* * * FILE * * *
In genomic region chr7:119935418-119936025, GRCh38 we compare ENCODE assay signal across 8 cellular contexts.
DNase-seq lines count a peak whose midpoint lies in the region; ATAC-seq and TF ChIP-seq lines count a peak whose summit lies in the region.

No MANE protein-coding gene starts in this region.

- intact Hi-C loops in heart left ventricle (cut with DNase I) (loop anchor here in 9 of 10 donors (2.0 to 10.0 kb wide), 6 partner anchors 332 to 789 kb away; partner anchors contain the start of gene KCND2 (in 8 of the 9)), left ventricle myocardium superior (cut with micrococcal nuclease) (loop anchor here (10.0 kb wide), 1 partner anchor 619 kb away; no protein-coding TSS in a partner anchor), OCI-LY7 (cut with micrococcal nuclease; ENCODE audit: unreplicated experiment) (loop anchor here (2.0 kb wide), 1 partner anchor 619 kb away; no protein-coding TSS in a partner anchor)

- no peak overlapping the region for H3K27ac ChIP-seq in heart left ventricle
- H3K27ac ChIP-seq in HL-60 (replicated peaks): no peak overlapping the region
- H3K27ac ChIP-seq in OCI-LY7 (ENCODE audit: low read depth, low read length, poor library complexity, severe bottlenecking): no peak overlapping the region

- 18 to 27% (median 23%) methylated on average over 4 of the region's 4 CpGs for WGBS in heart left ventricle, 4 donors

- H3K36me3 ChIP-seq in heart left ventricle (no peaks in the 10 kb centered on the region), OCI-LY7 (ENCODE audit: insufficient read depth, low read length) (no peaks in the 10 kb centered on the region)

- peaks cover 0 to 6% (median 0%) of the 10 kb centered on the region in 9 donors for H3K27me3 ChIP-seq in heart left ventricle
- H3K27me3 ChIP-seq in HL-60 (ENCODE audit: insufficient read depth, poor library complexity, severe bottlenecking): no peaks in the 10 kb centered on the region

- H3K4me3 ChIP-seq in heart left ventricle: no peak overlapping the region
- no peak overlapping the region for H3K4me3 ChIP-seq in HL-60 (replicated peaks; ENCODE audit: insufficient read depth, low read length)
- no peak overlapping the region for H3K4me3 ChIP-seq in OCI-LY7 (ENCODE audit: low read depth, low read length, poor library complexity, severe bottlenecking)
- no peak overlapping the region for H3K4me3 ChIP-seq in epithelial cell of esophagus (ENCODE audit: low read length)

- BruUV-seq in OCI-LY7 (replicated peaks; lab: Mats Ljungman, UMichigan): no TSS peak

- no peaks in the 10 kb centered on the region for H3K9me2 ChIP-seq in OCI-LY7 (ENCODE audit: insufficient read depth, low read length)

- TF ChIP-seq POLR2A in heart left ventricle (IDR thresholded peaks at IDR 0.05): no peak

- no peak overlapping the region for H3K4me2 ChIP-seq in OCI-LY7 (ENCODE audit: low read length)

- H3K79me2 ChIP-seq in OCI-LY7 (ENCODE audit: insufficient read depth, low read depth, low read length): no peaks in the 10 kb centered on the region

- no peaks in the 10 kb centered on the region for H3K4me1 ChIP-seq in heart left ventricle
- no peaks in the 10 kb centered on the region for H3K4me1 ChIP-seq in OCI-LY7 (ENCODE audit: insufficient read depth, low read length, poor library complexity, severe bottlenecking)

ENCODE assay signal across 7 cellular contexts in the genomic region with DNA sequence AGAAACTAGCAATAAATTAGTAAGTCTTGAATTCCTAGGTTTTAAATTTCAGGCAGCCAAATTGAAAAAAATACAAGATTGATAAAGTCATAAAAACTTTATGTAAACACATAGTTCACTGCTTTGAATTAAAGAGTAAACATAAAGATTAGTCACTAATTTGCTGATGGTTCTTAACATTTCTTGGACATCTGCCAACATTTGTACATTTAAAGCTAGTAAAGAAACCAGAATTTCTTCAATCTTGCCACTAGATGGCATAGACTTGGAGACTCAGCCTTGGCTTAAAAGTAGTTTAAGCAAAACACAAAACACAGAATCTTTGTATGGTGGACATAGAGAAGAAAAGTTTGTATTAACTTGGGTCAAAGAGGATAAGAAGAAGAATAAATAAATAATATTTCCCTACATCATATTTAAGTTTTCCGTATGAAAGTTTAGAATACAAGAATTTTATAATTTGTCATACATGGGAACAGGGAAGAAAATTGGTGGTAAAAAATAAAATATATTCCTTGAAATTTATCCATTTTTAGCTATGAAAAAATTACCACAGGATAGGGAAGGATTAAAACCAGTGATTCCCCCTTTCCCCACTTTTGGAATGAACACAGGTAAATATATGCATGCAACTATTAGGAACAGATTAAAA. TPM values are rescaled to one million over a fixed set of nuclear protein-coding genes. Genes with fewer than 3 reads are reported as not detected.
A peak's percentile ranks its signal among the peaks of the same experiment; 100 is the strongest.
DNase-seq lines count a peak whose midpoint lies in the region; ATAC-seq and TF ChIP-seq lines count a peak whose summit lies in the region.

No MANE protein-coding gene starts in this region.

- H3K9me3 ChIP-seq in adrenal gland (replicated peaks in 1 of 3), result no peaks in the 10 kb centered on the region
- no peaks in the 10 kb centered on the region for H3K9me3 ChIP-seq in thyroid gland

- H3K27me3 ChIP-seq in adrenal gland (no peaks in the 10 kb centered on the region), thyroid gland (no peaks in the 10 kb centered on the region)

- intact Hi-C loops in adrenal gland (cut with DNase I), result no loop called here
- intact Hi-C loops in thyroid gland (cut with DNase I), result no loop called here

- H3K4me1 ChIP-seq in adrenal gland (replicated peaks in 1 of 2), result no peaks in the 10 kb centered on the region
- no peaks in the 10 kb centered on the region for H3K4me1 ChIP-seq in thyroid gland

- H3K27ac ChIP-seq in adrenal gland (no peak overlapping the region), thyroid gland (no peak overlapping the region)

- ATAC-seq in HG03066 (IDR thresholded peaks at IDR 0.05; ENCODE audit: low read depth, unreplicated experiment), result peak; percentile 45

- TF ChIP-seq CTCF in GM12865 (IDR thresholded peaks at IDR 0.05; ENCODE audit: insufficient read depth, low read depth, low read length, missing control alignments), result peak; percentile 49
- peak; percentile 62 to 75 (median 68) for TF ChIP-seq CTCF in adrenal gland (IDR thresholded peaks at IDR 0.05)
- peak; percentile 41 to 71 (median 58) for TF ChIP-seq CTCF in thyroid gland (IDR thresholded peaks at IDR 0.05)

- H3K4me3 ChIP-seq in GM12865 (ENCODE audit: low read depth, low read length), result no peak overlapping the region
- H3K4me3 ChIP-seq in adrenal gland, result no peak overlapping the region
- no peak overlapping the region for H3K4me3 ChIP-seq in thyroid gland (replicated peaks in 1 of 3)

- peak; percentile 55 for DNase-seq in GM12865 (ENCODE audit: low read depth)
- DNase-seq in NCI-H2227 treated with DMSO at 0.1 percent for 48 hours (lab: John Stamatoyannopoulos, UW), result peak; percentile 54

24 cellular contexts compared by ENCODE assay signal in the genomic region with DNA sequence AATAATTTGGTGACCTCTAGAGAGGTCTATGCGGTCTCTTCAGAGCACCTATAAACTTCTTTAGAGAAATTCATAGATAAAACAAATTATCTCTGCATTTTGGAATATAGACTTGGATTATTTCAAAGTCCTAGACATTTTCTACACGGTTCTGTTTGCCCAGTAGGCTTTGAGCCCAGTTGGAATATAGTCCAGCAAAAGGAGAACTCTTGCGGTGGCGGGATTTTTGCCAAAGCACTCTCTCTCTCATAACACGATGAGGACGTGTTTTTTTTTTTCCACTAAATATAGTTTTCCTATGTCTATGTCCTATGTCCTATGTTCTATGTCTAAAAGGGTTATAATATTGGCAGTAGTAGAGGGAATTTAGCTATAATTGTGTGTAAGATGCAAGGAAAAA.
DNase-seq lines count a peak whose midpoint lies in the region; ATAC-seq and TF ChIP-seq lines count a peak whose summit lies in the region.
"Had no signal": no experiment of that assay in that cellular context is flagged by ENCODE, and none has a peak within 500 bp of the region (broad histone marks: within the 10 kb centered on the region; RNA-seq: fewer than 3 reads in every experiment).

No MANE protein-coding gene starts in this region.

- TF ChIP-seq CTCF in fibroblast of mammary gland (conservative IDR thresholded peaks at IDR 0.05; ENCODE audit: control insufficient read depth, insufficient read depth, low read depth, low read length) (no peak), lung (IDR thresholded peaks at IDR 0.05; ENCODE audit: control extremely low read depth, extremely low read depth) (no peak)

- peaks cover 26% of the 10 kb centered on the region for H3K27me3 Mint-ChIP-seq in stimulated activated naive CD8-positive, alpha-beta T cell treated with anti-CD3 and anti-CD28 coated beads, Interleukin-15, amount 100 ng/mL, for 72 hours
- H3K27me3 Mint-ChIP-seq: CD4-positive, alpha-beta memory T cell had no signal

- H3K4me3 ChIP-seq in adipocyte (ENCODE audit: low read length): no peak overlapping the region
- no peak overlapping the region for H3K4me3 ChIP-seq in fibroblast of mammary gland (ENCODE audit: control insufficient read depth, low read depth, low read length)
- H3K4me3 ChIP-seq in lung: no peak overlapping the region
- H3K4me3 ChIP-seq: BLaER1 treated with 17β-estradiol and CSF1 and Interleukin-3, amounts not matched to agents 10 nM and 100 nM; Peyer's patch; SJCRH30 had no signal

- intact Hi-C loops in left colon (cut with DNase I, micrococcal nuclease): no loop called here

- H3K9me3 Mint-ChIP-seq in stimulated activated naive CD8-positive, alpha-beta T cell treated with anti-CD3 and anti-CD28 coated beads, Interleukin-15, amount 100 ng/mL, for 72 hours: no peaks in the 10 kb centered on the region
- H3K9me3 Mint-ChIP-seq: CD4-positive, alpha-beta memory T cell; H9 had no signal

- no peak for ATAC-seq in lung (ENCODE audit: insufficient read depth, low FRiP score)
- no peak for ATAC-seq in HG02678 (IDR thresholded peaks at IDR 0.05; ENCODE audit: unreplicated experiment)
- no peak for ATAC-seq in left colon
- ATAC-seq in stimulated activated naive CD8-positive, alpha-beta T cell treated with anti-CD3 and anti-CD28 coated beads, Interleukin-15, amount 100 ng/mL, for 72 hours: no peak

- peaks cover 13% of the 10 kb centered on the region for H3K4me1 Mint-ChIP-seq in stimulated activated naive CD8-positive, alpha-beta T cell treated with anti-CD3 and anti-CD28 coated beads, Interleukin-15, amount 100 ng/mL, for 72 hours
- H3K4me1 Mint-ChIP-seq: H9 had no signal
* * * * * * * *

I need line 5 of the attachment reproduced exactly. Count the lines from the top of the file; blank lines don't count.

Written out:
- no peak overlapping the region for H3K27ac ChIP-seq in heart left ventricle